What are the consequences of the suppression of the imagination of the Gradgrind Children? Refers to "In hard times" by Dickens

Essay by MYKB+, February 1997

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Hard times is set out in three different books: The Sowing; The Reaping; The Garnering. They are named so as it has a special reference to the education and upbringing of children. The titles collectively underlines the basic plot. It suggests that the grounding children received in their formative years would directly affect their adult lives. This comes evident as pupils of the Gradgrind system of education is not ready to tackle situations which require imagination or experience in life.

In Hard Times the two characters that are most affected by the Gradgrind system of education are Tom and Louisa Gradgrind. The Gradgrind system of education is the reason why Tom and Louisa Gradgrind are lacking in imagination and therefore are not ready to tackle every day human life. The Gradgrind education system was very common in Victorian times and was probably devised by the many rich powerful people ready to employ the pupils once graduated.

As this type of education teaches its pupil's to be a passive unthinking work force, therefore the employers could manipulate their minds, doing whatever they were told. The system forces the pupils to intake pure hard facts, nothing else, therefore not exercising the imagination at all. Leading the pupils to be lost in the surrounding world when a difficult problem requiring experience or maturity arises, as the Gradgrind system of education denies access to this knowledge.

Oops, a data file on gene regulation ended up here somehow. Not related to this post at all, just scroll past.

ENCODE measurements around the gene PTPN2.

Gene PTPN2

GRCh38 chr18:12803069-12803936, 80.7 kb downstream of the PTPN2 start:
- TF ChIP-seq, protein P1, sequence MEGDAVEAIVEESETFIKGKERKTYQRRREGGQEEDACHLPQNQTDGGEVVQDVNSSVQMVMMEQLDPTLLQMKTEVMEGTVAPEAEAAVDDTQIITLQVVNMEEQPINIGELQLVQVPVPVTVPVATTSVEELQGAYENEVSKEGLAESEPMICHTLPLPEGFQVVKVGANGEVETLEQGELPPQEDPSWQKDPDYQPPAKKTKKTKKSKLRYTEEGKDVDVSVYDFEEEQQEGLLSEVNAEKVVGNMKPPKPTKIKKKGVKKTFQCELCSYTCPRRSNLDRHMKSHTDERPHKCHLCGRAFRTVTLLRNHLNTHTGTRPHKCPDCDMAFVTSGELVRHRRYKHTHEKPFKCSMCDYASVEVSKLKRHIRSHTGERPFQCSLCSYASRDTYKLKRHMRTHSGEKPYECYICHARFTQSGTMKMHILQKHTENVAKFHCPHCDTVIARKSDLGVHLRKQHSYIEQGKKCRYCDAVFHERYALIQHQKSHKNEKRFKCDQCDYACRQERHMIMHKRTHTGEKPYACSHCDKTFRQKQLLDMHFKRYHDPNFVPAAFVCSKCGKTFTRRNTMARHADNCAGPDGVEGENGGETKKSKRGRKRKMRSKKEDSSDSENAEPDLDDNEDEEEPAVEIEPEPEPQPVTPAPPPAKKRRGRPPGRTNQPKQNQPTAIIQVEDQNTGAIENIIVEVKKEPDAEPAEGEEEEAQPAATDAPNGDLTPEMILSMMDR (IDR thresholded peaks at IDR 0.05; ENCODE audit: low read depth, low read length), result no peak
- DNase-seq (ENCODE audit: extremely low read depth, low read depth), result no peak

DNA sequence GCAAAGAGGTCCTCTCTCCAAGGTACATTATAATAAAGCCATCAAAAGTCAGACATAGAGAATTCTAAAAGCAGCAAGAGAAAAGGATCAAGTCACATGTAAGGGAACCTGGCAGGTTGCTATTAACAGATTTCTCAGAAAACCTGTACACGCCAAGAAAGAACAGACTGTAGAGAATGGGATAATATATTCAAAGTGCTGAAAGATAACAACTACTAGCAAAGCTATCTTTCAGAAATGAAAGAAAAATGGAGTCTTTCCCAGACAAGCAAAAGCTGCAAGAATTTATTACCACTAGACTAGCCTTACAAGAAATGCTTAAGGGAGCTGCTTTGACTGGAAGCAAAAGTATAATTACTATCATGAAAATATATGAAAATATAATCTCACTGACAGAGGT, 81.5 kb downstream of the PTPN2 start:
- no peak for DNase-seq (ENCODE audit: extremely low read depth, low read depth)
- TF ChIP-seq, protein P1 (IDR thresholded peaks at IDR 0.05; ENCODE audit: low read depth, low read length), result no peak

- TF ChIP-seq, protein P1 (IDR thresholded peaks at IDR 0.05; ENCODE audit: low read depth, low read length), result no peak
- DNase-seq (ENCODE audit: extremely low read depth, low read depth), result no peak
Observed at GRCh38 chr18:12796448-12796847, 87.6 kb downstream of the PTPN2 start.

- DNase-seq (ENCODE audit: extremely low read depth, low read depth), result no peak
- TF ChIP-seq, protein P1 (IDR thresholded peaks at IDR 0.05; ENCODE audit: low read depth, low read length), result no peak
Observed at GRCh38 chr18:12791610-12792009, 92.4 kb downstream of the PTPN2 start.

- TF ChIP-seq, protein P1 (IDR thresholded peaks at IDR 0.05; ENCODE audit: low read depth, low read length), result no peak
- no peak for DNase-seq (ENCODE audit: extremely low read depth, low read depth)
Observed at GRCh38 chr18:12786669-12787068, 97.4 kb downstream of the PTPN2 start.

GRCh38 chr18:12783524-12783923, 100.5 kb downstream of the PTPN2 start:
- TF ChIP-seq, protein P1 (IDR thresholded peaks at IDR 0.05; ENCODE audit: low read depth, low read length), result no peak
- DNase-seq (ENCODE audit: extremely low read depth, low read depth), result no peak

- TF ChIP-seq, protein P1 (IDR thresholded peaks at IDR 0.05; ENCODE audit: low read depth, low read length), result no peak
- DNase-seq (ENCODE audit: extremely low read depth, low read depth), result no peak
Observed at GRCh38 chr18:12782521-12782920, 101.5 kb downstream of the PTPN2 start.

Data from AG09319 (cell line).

The Gradgrind system of education seems to wipe out any chance of any fiction or fantasy in the minds of the pupils. If Louisa or Tom happen to even have the slightest hint of fantasy or fiction it would be immediately be destroyed by their father who was a teacher of facts and facts alone. This is proved when Louisa and Tom were caught by their father peeping...